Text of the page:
New research proposes a four-stage system for measuring the progression of cardiovascular disease (CAD) based on atherosclerotic plaque - not secondary symptoms of heart disease.

Quantification of CAD burden and plaque type has demonstrated to be the strongest discriminant of future risk of Major Adverse Cardiac Events (MACE). Atherosclerotic plaque burden also strongly correlates to stenosis severity as well as ischemia.

 
Why It Matters

When physicians give patients a cancer diagnosis, they provide two important pieces of information. One is a prognosis: The disease burden, impact on quality of life, and average life expectancy for someone at their stage of cancer progression. The other is a treatment plan, which could range from surgery to drug therapies to chemotherapies.

This disease prognosis and treatment plan comes from a staging system, which is based on how much cancer is in a patient’s body and where it’s located. It’s not just cancer, either – staging systems also exist for common chronic conditions such as hypertension, type 1 diabetes, type 2 diabetes, and asthma, based on a range of factors that determine how far each disease has progressed.

Notably absent from the list? Heart disease – the leading cause of death in the United States. Believe it or not, there’s no clinically relevant atherosclerosis staging system used to characterize the condition that affects nearly 20 million Americans overall and kills roughly 700,000 Americans every year.

Until now. Earlier this year, Cleerly published a paper in the Journal of Cardiovascular Computed Tomography proposing a four-stage system for the disease burden of atherosclerotic plaque, which is the direct cause of coronary artery disease (CAD).

 

How It Should Be Used

The staging system describes patients based on either the total plaque volume or percent atheroma volume, which is the proportion of arterial walls occupied by plaque. Stages are defined as normal (no plaque), mild, moderate, and severe plaque.

CORONARY ARTERY DISEASE

The lack of a staging system for CAD to date has stemmed from the lack of a reliable way to measure and treat heart disease risk given the current standard of cardiovascular care. While there is a staging system for coronary calcium scoring, this is primarily used primarily to predict major, adverse clinical events – but not the progression of CAD itself.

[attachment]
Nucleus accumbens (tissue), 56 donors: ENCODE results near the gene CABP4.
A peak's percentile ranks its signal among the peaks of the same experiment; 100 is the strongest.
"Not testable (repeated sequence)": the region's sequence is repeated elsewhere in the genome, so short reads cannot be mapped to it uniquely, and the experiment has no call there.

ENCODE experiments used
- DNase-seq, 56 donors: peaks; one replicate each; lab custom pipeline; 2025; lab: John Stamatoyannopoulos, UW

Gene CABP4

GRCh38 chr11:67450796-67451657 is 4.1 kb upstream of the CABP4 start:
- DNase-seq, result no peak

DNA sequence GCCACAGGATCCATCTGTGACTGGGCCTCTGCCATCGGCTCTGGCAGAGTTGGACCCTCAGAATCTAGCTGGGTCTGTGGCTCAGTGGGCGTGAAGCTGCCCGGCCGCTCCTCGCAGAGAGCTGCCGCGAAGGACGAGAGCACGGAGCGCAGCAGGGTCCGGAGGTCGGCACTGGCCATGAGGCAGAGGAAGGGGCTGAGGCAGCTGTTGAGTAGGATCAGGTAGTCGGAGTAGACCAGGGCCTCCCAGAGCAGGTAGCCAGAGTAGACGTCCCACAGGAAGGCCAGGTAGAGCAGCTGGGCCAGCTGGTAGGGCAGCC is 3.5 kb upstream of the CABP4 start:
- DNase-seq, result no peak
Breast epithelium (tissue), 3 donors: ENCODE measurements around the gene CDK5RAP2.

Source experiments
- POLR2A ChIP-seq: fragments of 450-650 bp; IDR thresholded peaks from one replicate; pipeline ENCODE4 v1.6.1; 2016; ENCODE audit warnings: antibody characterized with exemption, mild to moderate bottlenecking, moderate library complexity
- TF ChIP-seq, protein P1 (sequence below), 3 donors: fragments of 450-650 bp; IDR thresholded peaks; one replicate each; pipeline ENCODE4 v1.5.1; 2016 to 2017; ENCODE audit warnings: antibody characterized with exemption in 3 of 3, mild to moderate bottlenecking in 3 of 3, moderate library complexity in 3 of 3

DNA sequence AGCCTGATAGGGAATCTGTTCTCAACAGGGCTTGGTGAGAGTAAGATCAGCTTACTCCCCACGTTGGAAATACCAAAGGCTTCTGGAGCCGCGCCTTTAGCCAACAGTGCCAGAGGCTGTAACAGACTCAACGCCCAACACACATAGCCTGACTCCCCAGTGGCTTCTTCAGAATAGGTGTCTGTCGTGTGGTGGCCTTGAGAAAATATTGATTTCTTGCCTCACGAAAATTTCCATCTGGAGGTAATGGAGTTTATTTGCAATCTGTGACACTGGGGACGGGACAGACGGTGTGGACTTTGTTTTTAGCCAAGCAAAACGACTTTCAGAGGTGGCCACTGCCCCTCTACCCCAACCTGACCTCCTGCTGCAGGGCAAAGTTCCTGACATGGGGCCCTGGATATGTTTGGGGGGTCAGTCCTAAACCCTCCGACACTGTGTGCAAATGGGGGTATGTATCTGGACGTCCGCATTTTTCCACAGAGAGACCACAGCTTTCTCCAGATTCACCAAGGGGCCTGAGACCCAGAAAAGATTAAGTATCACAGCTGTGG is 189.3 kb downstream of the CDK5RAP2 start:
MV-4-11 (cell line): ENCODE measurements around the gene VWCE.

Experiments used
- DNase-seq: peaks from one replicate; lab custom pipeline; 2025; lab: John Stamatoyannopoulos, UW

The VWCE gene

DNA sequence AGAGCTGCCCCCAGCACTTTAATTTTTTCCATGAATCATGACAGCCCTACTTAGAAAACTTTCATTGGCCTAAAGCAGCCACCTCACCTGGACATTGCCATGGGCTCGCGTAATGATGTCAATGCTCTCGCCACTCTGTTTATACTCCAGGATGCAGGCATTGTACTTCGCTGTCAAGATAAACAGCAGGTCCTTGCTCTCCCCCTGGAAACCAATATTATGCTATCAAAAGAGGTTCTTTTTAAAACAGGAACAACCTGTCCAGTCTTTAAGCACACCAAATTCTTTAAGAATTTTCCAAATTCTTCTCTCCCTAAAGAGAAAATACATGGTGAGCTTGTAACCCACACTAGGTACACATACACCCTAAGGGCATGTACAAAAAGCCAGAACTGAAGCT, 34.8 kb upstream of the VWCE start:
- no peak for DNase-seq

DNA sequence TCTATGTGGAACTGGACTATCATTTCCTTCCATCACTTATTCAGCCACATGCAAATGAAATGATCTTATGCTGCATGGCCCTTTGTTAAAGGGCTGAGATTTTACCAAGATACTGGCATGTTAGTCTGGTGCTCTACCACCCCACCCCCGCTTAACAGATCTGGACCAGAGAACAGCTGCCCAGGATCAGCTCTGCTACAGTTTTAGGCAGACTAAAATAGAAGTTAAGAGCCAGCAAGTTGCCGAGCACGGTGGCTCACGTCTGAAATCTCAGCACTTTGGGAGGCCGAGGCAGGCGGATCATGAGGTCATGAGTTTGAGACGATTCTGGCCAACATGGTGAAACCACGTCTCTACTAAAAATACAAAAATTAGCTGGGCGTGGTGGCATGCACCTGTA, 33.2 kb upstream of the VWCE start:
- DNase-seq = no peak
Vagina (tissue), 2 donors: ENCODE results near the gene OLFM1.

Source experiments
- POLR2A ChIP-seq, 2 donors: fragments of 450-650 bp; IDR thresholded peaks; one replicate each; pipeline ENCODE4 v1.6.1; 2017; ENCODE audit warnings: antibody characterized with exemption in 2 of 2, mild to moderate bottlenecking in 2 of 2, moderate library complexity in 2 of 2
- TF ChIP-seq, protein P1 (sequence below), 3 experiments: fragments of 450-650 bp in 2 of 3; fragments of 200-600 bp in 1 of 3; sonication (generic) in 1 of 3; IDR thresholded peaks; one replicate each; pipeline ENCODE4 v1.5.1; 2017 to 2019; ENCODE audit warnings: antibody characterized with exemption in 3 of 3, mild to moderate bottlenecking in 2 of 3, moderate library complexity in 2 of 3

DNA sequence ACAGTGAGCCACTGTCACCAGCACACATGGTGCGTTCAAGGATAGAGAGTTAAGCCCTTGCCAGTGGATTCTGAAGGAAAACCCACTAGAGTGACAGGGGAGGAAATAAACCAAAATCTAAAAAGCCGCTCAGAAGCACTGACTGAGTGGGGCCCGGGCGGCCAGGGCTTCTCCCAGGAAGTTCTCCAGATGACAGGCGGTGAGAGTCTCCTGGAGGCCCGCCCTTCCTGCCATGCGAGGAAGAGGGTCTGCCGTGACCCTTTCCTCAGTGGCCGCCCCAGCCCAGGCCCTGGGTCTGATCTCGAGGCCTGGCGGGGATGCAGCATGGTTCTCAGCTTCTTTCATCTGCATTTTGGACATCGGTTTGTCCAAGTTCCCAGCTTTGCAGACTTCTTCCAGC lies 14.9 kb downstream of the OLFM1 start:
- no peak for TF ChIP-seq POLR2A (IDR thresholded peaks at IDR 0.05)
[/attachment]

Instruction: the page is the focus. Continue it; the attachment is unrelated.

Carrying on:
As demonstrated in the paper, the use of coronary computed tomography angiography (CCTA) scanning makes it possible to quantify the atherosclerotic plaque burden. CCTA enables physicians to see not only how much plaque has built up, but also what type of plaque it is – whether it’s a non-calcified fatty plaque that is a strong predictor of heart attack risk or calcified stable plaque that can be protective against heart attacks.

 

Impact on Cardiovascular Care

Being able to measure plaque using CCTA technology is an important step in addressing CAD, but it’s just the beginning. The next step is developing a personalized and optimal treatment plan based on the disease burden. As with cancer and common chronic conditions, this plan varies based on the stage of disease progression – further emphasizing the importance of a staging system for CAD.

"Doctors typically don't treat you for CAD. Instead, they treat you for cholesterol and other secondary markers of the disease," said James Earls, M.D., Chief Medical Officer, Cleerly. "The goal of the staging system is to be able to stage disease progression based on the primary cause of CAD - plaque - and not the secondary causes, which has been the case for decades. This enables a new standard of cardiovascular care that allows doctors to provide the appropriate level of care to patients based on the severity of plaque." 

For example, a doctor may decide to address early-stage CAD through lifestyle interventions or statin medication, as plaque buildup at that stage has not progressed enough to require a stent. Using the staging system, only patients with more advanced CAD would be referred for invasive procedures to address plaque buildup.

"We are pleased to contribute to the development of a staging model for CAD that enables physicians to leverage the results of a CCTA scan to put a patient's plaque buildup and disease progression in context," Earls said. 

Learn more about the four coronary artery disease stages by accessing our Atherosclerosis Staging Guide.

References:

Access our Atherosclerosis Staging Guide to understand how plaque burden informs CAD evaluation and treatment.

 

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